Have you seen the Seinfeld where George's dad, Frank Costanza, learns the relaxation technique of saying "Serenity Now"? Frank's doctor told him every time his blood pressure starts to rise, simply say, "Serenity Now." Only, he doesn't say it, he screams it. And it doesn't work. No matter how much he bellows out "Serenity Now", he's never able to get a grip on it.
It is just a little insane to think we can find peace by shouting out "Serenity Now", and that's about how foolish some of our other attempts at finding peace are. We try to find peace of mind by drinking alcohol, or over-eating, or working, or jumping from relationship to relationship, and it simply doesn't work.
Jesus came to bring peace to all who follow him. His birth was foretold by Micah with the words, (v. 5a).
His birth was announced by the angels, who said,"Glory to God in the highest, and on earth peace to men..."(Luke 2:14)
And as Jesus was approaching death, he said to his disciples, "Peace I leave with you; my peace I give you....Do not let your hearts be troubled and do not be afraid." (John 14:27)
Jesus came into the world to give us peace. He wants to carry your burdens; he wants to lift your anxieties, he wants to take away your sins. Those things that tend to make your life miserable are the very things Jesus came to take care of. That's what he wants to do. He wants to be your shepherd. He wants to give you peace.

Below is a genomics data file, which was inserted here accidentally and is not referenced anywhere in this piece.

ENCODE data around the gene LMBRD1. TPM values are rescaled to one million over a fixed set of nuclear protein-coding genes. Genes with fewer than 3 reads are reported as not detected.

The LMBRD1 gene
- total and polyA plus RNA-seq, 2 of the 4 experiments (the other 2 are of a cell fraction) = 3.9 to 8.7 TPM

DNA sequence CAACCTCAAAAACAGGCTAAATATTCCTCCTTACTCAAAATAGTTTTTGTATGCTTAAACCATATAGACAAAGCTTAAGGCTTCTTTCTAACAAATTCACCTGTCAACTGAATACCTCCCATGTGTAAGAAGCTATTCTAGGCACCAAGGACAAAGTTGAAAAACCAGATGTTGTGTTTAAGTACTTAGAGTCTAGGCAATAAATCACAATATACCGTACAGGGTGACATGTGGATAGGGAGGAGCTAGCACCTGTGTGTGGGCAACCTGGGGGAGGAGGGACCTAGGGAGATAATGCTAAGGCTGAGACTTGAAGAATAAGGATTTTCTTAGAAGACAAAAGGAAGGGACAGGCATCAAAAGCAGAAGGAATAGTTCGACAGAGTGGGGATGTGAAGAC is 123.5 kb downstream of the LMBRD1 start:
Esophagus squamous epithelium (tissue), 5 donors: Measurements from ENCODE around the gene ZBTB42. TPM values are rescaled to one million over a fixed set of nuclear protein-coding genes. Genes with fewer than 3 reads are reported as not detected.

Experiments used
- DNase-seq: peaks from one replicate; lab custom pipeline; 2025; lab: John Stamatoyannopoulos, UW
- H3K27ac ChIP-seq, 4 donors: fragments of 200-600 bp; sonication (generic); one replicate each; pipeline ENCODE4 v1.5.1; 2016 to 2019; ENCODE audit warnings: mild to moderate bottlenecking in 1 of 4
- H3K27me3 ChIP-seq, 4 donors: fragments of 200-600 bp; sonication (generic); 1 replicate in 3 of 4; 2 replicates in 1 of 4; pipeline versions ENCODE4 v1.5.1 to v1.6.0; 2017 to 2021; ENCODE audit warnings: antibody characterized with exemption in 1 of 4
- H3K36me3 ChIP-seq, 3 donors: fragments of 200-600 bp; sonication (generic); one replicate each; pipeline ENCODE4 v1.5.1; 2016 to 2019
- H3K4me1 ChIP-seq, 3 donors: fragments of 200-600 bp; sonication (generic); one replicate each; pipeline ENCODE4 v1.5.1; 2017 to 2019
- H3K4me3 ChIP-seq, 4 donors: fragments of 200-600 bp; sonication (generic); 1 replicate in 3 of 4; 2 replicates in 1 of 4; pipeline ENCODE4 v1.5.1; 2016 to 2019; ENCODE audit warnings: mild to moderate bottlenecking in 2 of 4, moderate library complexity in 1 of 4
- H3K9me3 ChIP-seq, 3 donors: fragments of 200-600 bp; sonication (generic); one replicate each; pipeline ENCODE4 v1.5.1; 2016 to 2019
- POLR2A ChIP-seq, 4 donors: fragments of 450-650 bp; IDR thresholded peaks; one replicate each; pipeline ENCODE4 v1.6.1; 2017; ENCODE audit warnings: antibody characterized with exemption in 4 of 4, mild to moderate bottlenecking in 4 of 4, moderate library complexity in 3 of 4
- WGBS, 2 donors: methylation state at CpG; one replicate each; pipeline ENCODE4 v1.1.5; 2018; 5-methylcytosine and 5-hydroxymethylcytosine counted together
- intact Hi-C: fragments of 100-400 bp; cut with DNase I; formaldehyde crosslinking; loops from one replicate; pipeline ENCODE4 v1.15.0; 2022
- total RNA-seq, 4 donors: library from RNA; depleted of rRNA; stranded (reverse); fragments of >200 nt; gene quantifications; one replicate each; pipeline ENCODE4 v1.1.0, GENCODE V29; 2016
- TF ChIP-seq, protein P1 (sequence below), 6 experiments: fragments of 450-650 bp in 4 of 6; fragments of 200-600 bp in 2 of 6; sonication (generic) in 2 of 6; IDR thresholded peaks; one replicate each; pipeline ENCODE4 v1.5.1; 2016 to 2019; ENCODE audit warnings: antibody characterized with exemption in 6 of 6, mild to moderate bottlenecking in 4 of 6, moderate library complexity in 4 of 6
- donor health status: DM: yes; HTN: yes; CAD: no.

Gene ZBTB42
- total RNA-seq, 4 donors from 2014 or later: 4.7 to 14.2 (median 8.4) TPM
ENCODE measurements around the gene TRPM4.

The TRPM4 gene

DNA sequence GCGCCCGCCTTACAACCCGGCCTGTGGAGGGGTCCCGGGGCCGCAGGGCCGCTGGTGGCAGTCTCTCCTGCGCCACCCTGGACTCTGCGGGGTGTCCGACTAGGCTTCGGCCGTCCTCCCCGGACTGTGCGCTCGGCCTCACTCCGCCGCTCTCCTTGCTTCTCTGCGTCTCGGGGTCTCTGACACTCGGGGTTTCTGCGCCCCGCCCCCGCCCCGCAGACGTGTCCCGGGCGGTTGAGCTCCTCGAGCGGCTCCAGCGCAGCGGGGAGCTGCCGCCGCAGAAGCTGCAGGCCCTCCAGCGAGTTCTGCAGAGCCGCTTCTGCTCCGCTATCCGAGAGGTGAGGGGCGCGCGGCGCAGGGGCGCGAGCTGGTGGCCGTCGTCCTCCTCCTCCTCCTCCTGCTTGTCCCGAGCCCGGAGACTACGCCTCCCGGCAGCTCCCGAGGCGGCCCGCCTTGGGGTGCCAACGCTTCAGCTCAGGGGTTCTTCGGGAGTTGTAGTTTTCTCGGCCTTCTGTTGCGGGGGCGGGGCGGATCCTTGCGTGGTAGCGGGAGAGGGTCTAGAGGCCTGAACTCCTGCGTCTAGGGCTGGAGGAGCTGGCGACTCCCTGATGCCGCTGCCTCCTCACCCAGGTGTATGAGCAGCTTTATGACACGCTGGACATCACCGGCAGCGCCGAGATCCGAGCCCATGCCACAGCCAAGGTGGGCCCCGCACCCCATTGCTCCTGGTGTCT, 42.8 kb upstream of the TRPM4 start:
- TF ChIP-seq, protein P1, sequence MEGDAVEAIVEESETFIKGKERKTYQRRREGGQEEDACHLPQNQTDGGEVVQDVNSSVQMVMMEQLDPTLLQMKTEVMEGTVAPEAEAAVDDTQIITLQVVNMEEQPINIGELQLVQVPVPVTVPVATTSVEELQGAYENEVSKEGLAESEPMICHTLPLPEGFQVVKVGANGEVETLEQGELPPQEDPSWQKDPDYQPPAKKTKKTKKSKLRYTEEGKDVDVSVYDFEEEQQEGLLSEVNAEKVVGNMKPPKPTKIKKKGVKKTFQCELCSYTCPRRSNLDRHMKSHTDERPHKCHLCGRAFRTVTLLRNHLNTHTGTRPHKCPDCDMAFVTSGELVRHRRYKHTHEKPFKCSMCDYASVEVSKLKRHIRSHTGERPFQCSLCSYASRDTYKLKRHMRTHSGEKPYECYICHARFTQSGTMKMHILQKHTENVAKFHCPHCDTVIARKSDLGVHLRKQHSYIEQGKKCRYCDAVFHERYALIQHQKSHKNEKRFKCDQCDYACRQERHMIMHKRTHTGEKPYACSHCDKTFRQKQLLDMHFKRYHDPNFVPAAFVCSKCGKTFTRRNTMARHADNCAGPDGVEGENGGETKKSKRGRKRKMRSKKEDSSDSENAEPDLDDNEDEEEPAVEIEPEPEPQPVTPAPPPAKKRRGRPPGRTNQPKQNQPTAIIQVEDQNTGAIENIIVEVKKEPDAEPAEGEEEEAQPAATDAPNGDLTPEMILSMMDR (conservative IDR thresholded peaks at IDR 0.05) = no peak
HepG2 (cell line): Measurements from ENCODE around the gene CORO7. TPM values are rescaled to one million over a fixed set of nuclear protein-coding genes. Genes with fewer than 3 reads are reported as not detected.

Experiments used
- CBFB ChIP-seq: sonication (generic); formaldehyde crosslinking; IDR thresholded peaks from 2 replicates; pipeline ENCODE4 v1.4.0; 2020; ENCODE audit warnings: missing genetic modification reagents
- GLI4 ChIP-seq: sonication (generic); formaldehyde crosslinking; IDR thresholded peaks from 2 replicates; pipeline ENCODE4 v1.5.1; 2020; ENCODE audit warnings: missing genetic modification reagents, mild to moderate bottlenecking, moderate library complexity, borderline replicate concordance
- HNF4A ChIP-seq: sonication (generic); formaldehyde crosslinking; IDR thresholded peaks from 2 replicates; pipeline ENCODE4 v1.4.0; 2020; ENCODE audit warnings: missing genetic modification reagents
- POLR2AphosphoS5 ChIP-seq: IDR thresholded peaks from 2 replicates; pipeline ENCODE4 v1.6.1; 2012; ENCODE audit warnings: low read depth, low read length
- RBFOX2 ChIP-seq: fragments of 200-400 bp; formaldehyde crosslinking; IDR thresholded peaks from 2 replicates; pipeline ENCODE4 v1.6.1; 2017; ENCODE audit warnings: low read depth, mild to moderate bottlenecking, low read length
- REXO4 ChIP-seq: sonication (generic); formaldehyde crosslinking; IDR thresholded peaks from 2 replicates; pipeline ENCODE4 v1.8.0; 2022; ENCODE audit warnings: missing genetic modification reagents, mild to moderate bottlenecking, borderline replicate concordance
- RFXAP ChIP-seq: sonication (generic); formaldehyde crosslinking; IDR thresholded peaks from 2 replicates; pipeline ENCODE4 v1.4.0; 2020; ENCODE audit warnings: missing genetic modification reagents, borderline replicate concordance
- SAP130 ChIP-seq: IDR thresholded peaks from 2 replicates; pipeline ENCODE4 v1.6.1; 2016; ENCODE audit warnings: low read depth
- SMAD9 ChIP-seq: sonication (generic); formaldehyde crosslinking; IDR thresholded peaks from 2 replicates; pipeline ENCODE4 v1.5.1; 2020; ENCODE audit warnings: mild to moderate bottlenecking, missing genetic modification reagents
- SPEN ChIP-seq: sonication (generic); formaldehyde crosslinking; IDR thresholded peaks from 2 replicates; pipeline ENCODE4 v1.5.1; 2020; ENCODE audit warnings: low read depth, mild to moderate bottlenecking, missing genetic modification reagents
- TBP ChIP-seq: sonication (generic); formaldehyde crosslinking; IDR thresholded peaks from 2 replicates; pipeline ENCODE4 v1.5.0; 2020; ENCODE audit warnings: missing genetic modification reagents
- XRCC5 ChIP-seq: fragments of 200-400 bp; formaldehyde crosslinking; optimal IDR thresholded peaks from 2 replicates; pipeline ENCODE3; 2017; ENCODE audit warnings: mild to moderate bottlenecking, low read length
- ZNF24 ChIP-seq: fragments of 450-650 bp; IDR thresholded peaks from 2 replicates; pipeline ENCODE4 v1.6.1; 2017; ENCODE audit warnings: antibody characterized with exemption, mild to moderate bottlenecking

CONCLUSION It's humbling to admit we can't take care of ourselves, but that's exactly what we must do. In the Bible, we've been compared to sheep, and it's not exactly a flattering comparison. Sheep aren't industrious; they don't work for you. They don't protect the family; no one ever has a "guard sheep." Neither are they particularly bright; you never see a sheep in a circus act. The one thing sheep can do, by nature, is follow the shepherd. They're good at following. They're good at trusting. And that's what God wants you to do: he wants you to follow him...he wants you to trust him.